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Summary: To stress that the Lord gives us commands for our benefit.

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The Gospel of Mark #9:

The Lord of the Sabbath

Text: Mark 2:23-3:6

Thesis: To stress that the Lord gives us commands for our benefit.

Introduction:

(1) After discussing the need for new wineskins, the Pharisees attempt to go back to the old wineskins of observing the Sabbath according to their traditions.

(2) Jesus now points out that even their concept of the old wineskins completely missed the mark.

Discussion:

I. The Story:

A. In scene one, Jesus and His disciples are walking through some grainfields on a Sabbath day and His disciples pluck some heads of grain.

1. The Pharisees come and complain to Jesus about the actions of His disciples.

a. “Among the scribes it was assumed that a teacher was responsible for the behavior of his disciples. For this reason the Pharisees address their protest directly to Jesus” (Lane 115).

b. “According to Deut 23:25, picking a little grain by hand from a neighbor’s field was legal” (Brooks 65).

c. However, the Pharisees viewed this as a violation of Exodus 20:8-11.

1) “The scribes enumerated 39 kinds of work that were prohibited, and the third of these was reaping. The Pharisees interpreted picking a few heads of grain as reaping” (Brooks 65).

2) “One wonders what the Pharisees were doing in the cornfields themselves: their sole purpose may have been to criticize the disciples of Jesus” (Cole 128).

2. Jesus responds by citing the example of David from 1 Samuel 21:1-6.

a. “The ‘consecrated bread’ was 12 loaves that were put on a table in the tabernacle (the ‘house of God’ of v. 26) each Sabbath, probably to symbolize God’s presence and provision or to represent Israel before God (Exod. 25:30; Lev. 24:5-9), and which were eaten only by the priests at the end of the week” (Brooks 66).

b. “He cites David’s violation of the Torah not as an excuse for his action but as a precedent” (Edwards 96).

c. “Jesus’ arguments is this: ‘David, when hungry ate the showbread, an admittedly unlawful act. And yet, you Pharisees justify him. My disciples picked grain on the Sabbath day because they were hungry, something which the law of God permits, and you condemn them. You stand convicted by your own logic” (Schubert 39).

d. “Since King David ate forbidden consecrated bread to meet his need, so it was alright to meet one’s need on the Sabbath” (Hughes 1:80).

3. Jesus continues to respond by discussing the true purpose of the Sabbath.

a. “Jesus meant that human beings were not created to observe the Sabbath but that the Sabbath was created for their benefit. The Sabbath is not an end in itself or the greatest good” (Brooks 67).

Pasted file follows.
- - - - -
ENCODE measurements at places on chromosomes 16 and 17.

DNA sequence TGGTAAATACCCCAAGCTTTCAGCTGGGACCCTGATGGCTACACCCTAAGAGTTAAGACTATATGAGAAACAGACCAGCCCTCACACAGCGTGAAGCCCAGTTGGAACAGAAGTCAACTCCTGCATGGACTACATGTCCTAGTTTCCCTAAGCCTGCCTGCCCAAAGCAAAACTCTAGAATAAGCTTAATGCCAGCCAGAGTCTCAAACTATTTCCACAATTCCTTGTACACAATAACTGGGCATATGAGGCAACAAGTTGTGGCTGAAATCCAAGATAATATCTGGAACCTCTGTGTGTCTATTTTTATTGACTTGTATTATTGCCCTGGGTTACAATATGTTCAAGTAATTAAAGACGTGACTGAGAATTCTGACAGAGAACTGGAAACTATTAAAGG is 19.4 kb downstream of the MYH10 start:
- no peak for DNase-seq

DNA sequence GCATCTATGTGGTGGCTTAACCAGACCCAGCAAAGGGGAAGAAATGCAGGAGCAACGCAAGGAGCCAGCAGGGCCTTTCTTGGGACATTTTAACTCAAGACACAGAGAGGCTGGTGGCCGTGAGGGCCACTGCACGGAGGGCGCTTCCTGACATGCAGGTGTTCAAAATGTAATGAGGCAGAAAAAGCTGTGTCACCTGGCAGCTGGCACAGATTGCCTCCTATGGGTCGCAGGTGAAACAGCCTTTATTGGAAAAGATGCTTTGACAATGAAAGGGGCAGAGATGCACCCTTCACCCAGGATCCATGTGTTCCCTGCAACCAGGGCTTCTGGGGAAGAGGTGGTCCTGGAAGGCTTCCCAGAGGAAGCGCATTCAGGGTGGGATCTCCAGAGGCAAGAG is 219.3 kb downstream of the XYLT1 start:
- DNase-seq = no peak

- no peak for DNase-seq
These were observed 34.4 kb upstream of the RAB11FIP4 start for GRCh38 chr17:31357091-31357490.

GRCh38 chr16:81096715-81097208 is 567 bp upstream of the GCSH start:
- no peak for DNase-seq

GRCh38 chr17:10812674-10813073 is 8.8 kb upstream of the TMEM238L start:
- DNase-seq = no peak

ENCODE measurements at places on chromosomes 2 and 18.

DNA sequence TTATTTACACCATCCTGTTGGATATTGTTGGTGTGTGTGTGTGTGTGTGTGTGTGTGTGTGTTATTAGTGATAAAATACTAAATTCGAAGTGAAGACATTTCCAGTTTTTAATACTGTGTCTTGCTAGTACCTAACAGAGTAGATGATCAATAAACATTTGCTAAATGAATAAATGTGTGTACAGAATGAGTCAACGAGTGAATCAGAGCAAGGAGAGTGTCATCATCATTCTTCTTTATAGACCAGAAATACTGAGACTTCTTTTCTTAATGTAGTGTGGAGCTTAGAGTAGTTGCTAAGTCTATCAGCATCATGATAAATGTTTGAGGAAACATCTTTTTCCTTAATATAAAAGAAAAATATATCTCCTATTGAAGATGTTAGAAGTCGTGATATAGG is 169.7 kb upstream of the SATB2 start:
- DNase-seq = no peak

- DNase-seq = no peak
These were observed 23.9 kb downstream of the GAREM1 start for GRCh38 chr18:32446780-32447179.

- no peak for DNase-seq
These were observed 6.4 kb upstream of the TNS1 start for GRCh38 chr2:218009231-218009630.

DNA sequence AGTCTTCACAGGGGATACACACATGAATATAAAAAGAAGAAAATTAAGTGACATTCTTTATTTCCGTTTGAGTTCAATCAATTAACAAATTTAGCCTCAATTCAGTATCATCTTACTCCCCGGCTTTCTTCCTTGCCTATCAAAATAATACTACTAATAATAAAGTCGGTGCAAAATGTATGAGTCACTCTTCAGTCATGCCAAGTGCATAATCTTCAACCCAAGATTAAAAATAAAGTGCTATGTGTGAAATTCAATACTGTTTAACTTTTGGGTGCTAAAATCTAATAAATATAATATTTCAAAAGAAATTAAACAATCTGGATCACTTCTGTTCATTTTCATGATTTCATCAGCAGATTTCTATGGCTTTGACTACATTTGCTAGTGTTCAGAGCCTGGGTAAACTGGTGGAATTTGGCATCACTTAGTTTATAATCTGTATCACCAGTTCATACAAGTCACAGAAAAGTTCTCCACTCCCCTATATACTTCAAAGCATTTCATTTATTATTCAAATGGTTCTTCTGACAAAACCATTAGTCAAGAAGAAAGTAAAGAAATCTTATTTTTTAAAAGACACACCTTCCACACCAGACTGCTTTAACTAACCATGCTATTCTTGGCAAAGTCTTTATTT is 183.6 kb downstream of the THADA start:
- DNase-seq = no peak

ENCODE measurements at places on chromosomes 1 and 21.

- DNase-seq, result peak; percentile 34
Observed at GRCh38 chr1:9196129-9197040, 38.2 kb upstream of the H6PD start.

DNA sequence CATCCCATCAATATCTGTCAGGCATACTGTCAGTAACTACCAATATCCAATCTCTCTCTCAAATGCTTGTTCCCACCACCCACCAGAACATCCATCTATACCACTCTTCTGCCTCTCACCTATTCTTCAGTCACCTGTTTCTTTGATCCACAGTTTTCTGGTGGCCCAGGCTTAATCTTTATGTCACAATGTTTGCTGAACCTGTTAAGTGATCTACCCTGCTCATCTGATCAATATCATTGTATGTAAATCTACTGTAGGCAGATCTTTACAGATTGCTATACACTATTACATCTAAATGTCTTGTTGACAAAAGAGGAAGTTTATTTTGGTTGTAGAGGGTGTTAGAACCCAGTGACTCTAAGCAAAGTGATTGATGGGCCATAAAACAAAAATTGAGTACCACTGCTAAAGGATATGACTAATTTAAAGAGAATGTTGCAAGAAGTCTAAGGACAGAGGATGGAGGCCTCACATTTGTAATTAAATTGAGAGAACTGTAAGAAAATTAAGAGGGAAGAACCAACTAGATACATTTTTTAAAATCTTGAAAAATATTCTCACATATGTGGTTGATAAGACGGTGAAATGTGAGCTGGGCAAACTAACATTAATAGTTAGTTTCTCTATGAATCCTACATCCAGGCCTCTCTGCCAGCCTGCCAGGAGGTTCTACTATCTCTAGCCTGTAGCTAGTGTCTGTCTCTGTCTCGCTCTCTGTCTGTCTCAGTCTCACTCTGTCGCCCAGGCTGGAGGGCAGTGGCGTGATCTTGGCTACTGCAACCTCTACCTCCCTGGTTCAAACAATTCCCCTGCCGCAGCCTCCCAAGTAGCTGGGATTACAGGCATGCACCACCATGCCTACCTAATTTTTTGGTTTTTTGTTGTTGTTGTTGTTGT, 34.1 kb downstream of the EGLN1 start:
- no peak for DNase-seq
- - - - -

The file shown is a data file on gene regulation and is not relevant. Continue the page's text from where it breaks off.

b. “The Sabbath was originally given to give man rest and recreation. Properly observed, it would be a joy. But the Pharisees had so ringed it about with their thousands of hair-splitting interpretations of what it meant to cease work on the Sabbath that they had made it a terrible burden to bear” (Schubert 38).

c. “None of God’s laws were intended to be interpreted in ways that hurt men rather than help them” (Schubert 39).

d. “The authority of Jesus as the Son of Man extends over the Sabbath itself” (Edwards 97).

e. “This statement boldly affirms that as Lord the Son of Man is the one who decrees what is lawful and unlawful, permissible and impermissible, and any customs ordained by the Pharisees or their traditions are thereby rendered null and void” (Garland 107).

B. In scene two, Jesus heals a man in the synagogue on a Sabbath day.

1. “The scribal rule the Pharisees followed permitted healing on the Sabbath only where life was in danger, which certainly was not the present case” (Brooks 68).

2. The Pharisees were there to watch what Jesus would do.

a. “The condemnation of the Pharisees is that they utterly failed to see in this man a case of need. All they saw was a possible ground of accusation against Jesus” (Cole 131).

b. Instead of worshipping God, the Pharisees were at His house to condemn Him.

3. Jesus then “deliberately called the man into the center and turned the spotlight on him, as it were, and said, ‘Look! I do not want any of you to miss this. I want all of you to see what I am about to do” (Schubert 40).

4. Next, Jesus asks a question in order to stress that “where good needs to be done, there can be no neutrality, and failure to do good is to contribute to the evil” (Edwards 99).

a. “It must be right to do good and save life. To heal is to do good; to do nothing is to do evil. To heal is to ‘save’ a life; not to heal is the equivalent of killing” (Brooks 68).

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